This panel will examine how technology is privileged in discussions about journalism startups despite evidence that structural power relations such as gender, race and colonialism matter as much or mo...
Candis Callison is an Associate Professor in the Graduate School of Journalism at University of British Columbia in Vancouver, Canada. This year (2017/2018), she is also the Chair of the Bachelor of Media Studies Program. Her research and teaching are focused on changes to media practices and platforms, journalism ethics, the role of social movements in public discourse, and understanding how issues related to science and technology become meaningful for diverse publics.
Her book, How Climate Change Comes to Matter: The Communal Life of Facts (Duke University Press, 2014) uses ethnographic methods and a comparative lens to bring together the work of science journalists, scientists, and three distinct social groups that are outside environmental movement and policy frameworks in an American context.
Candis leads a research team on Arctic Journalism, funded through a SSHRC Insight Grant. They are researching changes to professional norms, practices and standards for Canadian Arctic journalists working in an era of environmental change and global audiences. Since the project launched in 2014, research assistants have jointly conducted ethnographic research, completed a portion of their required Master of Journalism summer internships in the three northern Canadian territories, and provided live reporting and media analysis during the COP21 meetings in Paris.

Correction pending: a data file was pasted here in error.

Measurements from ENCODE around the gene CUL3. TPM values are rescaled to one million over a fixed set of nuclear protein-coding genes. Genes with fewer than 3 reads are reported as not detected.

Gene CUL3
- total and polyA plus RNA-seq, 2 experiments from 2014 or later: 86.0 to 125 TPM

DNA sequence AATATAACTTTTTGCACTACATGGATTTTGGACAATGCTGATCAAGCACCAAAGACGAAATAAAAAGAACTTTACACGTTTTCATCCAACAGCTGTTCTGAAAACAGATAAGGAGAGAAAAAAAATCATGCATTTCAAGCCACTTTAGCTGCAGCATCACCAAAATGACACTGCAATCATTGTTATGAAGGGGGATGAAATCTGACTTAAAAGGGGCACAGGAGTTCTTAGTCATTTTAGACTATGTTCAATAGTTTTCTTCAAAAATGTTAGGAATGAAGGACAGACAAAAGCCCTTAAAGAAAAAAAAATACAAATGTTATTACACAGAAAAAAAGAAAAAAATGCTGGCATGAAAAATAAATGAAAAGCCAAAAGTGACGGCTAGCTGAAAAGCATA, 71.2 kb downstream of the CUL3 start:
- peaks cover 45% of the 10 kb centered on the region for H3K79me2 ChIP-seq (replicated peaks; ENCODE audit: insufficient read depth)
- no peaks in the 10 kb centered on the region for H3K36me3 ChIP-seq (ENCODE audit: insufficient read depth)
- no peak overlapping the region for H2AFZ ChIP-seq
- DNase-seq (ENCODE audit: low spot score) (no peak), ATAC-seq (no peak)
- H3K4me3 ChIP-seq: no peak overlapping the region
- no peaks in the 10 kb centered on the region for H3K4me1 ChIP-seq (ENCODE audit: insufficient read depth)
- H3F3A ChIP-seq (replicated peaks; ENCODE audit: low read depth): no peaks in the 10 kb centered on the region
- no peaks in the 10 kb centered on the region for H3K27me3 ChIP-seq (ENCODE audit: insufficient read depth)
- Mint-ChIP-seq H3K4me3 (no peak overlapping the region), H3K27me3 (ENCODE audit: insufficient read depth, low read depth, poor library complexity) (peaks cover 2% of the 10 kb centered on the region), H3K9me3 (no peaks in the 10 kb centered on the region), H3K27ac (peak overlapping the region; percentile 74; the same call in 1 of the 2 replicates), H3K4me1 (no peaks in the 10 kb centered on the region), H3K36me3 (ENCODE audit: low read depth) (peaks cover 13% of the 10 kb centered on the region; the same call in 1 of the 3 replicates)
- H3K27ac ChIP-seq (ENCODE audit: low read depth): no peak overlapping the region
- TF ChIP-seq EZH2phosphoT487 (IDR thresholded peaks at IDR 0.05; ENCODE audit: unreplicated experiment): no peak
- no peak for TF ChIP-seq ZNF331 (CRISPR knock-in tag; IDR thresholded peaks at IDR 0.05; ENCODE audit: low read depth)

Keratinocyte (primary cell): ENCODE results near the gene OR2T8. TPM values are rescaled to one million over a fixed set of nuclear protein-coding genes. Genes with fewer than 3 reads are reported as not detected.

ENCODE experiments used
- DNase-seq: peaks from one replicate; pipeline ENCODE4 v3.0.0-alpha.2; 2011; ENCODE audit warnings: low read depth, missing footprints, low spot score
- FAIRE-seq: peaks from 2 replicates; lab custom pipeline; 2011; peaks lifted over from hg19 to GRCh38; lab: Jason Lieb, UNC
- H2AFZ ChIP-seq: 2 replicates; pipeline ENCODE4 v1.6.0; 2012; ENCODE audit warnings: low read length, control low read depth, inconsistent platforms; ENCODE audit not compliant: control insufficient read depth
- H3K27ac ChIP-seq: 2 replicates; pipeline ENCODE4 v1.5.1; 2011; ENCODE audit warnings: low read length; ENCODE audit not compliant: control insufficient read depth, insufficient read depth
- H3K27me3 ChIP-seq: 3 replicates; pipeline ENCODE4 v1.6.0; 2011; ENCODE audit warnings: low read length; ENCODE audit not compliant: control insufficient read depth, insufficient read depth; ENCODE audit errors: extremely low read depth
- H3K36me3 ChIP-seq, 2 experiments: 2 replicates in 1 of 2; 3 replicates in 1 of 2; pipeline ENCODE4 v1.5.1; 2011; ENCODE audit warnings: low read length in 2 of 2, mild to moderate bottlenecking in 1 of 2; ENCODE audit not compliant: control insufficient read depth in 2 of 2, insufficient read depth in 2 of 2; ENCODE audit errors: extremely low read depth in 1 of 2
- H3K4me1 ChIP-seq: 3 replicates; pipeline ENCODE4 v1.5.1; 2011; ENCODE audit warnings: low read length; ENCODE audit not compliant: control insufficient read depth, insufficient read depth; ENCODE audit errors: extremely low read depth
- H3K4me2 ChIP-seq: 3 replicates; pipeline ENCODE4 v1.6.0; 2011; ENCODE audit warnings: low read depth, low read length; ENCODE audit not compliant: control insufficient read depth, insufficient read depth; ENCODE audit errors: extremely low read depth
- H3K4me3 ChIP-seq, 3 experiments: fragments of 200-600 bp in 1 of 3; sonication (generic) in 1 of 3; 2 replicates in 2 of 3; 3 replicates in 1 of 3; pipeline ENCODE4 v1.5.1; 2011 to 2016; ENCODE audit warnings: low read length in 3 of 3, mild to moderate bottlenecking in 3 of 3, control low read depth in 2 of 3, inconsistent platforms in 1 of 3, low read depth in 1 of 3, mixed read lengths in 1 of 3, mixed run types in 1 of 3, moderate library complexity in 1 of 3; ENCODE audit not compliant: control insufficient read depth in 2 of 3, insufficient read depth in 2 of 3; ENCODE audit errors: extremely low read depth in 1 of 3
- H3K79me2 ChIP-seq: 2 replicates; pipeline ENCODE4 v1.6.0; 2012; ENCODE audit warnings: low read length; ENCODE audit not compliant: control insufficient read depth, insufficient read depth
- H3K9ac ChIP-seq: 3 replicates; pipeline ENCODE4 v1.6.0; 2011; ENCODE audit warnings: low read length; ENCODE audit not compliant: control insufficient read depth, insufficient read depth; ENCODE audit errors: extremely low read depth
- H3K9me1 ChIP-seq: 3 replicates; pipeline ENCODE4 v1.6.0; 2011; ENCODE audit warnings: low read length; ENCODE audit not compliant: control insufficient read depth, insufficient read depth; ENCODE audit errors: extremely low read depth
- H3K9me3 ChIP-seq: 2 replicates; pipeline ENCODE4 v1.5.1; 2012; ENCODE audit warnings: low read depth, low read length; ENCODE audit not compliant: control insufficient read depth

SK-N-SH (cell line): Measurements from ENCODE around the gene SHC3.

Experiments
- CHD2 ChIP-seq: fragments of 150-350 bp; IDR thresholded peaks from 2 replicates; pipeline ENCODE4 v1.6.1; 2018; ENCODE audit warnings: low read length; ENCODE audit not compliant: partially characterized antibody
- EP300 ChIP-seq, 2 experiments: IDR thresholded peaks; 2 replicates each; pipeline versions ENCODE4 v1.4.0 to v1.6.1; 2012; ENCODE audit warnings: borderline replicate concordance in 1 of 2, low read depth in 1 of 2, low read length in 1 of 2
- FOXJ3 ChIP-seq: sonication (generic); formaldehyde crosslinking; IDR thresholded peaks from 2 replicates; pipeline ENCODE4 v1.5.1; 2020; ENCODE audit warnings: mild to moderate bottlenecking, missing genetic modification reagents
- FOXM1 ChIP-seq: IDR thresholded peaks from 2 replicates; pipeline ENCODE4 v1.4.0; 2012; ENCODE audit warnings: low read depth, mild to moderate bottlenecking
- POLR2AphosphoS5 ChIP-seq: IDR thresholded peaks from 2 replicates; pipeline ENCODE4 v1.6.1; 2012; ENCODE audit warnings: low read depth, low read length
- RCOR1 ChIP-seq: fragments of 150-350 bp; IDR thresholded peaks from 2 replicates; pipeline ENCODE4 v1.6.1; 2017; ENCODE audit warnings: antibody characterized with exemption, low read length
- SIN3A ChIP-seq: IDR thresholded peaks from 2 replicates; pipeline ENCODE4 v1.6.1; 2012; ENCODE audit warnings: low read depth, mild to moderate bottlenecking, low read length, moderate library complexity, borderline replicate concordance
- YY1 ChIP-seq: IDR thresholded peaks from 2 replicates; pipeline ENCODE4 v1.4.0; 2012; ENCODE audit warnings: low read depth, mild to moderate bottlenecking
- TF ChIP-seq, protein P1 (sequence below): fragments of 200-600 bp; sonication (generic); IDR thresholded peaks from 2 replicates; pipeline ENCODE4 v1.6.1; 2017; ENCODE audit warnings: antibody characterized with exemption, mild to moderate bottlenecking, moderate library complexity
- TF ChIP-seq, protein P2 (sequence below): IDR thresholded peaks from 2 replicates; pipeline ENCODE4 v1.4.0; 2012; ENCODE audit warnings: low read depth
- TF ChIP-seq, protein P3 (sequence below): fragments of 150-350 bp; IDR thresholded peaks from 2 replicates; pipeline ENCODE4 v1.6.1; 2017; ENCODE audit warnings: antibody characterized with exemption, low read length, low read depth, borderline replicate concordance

Candis also has three additional ongoing collaborative research projects that are funded by the Canadian Media Research Consortium. The first looks at new journalism and will result in a 2018 book with J-school colleague, Mary Lynn Young. The second investigates how social networking technologies are being used by First Nations individuals and communities in Canada for social engagement, self-representation, and governance. The third involves the Social Media Advanced Research, Teaching and Training Lab (SMARTT Lab), a new interdisciplinary center at the J-school dedicated to understanding the interplay between social networks, the media and public discourse. The first project of the SMARTT Lab resulted in an analysis of the Twitter hashtag of the Idle No More movement in Canada.
Candis holds a Ph.D. from Massachusetts Institute of Technology in History, Anthropology, and Science, Technology, and Society. She also has a Master of Science from MIT in Comparative Media Studies. Prior to her academic work, she produced, wrote, and reported for television, the Internet, and radio in Canada (CBC, CTV) and the United States (Lycos, Tech TV).